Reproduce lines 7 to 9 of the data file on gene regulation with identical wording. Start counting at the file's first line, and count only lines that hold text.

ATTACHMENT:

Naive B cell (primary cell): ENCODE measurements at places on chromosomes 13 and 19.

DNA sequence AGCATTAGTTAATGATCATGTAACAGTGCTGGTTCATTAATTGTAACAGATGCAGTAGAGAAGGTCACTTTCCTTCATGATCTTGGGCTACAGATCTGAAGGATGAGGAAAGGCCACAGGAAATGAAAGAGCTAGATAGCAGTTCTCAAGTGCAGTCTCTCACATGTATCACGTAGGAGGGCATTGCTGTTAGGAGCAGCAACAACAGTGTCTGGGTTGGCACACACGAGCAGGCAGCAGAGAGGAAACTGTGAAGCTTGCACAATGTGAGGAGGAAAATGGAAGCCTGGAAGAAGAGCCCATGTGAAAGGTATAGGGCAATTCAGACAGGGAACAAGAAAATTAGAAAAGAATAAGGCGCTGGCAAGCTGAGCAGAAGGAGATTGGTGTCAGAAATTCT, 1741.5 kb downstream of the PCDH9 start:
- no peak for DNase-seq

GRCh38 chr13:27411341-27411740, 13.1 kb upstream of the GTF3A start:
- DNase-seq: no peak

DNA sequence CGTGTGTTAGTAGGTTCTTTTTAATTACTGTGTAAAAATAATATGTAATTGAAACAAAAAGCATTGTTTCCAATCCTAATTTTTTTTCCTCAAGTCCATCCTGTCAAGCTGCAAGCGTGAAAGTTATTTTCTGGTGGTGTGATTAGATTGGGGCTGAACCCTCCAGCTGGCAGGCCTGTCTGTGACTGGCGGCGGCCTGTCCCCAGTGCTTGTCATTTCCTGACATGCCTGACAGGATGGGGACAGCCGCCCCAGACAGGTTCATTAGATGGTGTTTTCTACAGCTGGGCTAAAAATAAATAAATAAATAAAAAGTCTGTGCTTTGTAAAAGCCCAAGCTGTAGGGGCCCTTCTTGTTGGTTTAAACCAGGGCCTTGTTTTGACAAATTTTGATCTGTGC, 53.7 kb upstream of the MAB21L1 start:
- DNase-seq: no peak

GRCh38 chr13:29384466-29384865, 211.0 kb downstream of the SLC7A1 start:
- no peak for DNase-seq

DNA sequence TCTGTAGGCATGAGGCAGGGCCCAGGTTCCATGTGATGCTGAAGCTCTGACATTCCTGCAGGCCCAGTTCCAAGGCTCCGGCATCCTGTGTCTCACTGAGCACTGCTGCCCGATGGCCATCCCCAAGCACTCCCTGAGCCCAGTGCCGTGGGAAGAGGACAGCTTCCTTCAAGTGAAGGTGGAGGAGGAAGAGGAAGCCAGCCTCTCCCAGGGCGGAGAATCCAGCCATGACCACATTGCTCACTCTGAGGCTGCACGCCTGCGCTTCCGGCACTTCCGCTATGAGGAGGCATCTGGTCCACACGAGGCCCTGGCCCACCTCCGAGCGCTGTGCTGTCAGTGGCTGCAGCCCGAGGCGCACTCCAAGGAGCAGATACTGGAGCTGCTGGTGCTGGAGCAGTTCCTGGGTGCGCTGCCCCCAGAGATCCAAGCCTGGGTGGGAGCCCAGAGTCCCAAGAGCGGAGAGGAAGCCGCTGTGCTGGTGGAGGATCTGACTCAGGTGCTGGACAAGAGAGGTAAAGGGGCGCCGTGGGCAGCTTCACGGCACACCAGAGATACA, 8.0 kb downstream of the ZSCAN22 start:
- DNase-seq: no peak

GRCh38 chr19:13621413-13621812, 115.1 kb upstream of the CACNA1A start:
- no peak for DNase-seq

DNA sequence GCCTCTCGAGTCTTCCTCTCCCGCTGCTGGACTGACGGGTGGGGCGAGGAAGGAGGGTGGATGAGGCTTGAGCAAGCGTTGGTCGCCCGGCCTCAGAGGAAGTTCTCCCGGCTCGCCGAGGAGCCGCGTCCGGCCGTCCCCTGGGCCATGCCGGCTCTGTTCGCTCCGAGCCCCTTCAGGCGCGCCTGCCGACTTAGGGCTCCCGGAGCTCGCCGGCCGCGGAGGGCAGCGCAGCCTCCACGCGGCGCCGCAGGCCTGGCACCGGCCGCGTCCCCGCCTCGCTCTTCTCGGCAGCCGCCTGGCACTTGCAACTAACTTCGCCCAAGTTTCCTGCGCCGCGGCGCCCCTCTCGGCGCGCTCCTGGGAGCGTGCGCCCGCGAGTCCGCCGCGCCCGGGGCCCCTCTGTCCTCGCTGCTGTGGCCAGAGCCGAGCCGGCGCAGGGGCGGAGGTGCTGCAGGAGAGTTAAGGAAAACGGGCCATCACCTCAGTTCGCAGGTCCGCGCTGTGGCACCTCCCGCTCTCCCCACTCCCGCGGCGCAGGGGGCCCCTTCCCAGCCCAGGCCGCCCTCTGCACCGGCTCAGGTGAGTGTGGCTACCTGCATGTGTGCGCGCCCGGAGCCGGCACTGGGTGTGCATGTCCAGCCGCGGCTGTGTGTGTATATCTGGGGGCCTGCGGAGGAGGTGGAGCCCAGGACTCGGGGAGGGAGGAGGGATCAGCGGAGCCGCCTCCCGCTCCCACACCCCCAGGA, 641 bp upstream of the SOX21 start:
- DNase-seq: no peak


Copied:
- DNase-seq: no peak

GRCh38 chr13:29384466-29384865, 211.0 kb downstream of the SLC7A1 start:
- no peak for DNase-seq